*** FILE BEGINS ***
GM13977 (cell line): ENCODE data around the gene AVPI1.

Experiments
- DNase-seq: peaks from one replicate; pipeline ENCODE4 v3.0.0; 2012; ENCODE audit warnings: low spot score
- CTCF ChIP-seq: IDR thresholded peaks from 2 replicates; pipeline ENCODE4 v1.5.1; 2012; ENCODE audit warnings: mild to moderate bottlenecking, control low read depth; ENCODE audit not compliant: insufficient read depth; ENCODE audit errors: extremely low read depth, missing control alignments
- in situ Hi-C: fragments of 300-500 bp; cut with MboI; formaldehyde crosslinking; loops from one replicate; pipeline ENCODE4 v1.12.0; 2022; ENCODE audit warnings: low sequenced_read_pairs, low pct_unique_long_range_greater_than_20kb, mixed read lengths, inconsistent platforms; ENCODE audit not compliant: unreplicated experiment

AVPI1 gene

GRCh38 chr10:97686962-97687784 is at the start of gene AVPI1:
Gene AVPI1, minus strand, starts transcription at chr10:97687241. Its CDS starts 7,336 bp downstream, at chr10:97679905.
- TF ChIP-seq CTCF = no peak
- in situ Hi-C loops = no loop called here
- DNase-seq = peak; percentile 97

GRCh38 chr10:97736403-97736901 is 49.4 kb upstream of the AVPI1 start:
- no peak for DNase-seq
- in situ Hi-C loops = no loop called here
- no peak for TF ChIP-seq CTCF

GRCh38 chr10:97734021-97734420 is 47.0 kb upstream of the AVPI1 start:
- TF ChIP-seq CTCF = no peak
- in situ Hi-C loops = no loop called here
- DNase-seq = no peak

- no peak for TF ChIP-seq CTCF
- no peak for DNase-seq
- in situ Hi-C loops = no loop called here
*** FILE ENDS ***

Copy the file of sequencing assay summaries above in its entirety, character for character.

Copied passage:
GM13977 (cell line): ENCODE data around the gene AVPI1.

Experiments
- DNase-seq: peaks from one replicate; pipeline ENCODE4 v3.0.0; 2012; ENCODE audit warnings: low spot score
- CTCF ChIP-seq: IDR thresholded peaks from 2 replicates; pipeline ENCODE4 v1.5.1; 2012; ENCODE audit warnings: mild to moderate bottlenecking, control low read depth; ENCODE audit not compliant: insufficient read depth; ENCODE audit errors: extremely low read depth, missing control alignments
- in situ Hi-C: fragments of 300-500 bp; cut with MboI; formaldehyde crosslinking; loops from one replicate; pipeline ENCODE4 v1.12.0; 2022; ENCODE audit warnings: low sequenced_read_pairs, low pct_unique_long_range_greater_than_20kb, mixed read lengths, inconsistent platforms; ENCODE audit not compliant: unreplicated experiment

AVPI1 gene

GRCh38 chr10:97686962-97687784 is at the start of gene AVPI1:
Gene AVPI1, minus strand, starts transcription at chr10:97687241. Its CDS starts 7,336 bp downstream, at chr10:97679905.
- TF ChIP-seq CTCF = no peak
- in situ Hi-C loops = no loop called here
- DNase-seq = peak; percentile 97

GRCh38 chr10:97736403-97736901 is 49.4 kb upstream of the AVPI1 start:
- no peak for DNase-seq
- in situ Hi-C loops = no loop called here
- no peak for TF ChIP-seq CTCF

GRCh38 chr10:97734021-97734420 is 47.0 kb upstream of the AVPI1 start:
- TF ChIP-seq CTCF = no peak
- in situ Hi-C loops = no loop called here
- DNase-seq = no peak

- no peak for TF ChIP-seq CTCF
- no peak for DNase-seq
- in situ Hi-C loops = no loop called here